Soyelu, O. L., Akingbohungbe, A. E., and Okonji, R. E.
International Journal of Tropical Insect Science. Mar2007, Vol. 27 Issue 1, p40-47. 8p. 5 Diagrams, 1 Chart.
SALIVARY glands, DIGESTIVE enzymes, HEMIPTERA, PLANT parasites, and COWPEA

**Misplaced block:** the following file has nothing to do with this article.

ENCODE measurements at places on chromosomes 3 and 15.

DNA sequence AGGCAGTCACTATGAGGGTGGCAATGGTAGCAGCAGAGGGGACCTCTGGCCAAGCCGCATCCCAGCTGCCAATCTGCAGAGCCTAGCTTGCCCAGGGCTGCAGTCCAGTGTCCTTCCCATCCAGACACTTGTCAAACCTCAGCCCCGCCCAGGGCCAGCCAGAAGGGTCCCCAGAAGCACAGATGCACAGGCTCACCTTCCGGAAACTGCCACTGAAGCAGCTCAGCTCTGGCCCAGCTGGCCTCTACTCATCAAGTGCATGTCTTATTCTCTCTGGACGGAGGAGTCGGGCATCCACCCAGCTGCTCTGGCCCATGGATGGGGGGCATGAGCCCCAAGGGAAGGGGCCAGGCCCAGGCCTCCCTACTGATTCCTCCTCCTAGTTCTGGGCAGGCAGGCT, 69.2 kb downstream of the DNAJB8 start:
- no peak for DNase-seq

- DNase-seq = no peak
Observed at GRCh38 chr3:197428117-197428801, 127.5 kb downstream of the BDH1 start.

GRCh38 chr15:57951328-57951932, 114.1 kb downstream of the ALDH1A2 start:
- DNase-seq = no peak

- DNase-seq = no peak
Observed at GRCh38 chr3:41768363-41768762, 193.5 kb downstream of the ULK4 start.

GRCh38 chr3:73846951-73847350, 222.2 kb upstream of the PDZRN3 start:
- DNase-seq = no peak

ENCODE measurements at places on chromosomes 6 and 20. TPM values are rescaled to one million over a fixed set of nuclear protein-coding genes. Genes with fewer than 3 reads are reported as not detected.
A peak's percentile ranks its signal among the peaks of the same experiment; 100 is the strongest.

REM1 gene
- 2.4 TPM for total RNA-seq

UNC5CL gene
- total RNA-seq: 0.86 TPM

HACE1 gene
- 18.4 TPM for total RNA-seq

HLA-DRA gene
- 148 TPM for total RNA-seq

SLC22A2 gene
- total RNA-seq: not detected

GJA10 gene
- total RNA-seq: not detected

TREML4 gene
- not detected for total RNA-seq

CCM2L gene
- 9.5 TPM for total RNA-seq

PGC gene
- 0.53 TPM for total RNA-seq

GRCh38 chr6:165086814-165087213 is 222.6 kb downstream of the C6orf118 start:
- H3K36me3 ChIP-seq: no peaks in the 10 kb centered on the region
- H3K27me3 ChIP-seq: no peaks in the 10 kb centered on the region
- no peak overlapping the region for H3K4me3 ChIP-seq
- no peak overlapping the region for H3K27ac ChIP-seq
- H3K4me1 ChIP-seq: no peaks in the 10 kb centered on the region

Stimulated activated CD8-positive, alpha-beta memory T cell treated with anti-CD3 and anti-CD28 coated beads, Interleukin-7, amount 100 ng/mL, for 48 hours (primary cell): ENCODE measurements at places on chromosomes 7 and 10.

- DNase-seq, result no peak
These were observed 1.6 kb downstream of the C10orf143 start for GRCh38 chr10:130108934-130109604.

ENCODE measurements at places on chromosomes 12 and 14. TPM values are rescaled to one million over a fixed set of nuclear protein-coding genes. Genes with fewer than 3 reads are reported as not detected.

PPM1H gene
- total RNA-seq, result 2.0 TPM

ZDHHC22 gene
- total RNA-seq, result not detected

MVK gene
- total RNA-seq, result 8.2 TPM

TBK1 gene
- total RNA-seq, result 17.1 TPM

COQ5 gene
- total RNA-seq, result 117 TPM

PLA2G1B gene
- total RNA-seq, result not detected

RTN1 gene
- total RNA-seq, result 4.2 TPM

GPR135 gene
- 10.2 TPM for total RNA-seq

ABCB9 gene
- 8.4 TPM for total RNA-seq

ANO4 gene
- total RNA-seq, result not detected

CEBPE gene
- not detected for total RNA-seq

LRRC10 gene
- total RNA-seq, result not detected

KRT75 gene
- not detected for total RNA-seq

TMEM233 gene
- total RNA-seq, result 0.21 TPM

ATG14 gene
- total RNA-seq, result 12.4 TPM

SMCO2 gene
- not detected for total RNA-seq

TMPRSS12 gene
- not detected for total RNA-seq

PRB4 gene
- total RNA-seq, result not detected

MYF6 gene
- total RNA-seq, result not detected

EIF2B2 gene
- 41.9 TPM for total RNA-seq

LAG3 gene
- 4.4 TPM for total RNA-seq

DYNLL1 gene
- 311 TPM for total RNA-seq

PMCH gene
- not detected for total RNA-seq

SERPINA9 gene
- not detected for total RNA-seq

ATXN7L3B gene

The salivary glands of the cowpea pod-sucking bugs Anoplocnemis curvipes (Fabricius), Clavigralla tomentosicollis Stål, Clavigralla shadabi Dolling, Riptortus dentipes (Fabricius) and Mirperus jaculus (Thunberg) are described and illustrated. Extracts of the glands were assayed for the presence of proteinases, α-amylase, β-amylase and amyloglucosidase. The salivary glands consist of four-lobed principal glands and a tubular accessory gland, and they differ in shape and size among the different species except for the median lobe, which is more or less spherical. The sickle-shaped nature of the posterior lobe reported before for Riptortus linearis (Linnaeus) was also observed in R. dentipes, suggestive of a probable generic characteristic. Anoplocnemis curvipes has the biggest salivary gland, and it is followed by R. dentipes, M. jaculus, C. tomentosicollis and C. shadabi in descending order. Assays of the gland extracts revealed that the four digestive enzymes tested are present in the five coreoid species. Proteinases were preponderant (1.4-94.9 µg/ml), while amylases were detected in traces [(0.5-11.0) x 10-3 µg/ml]. Proteinases may be largely responsible for the feeding damage caused by the coreoid species and their concentration in the glands of the different species correlates well with their known capacity to inflict pod damage and yield reduction in cowpea. Fourth instar nymphs of the different species also had higher concentrations of the digestive enzymes compared with their respective adults; and this correlates with the known ability of the nymphs to cause greater pod damage and yield reduction than adults. [ABSTRACT FROM AUTHOR]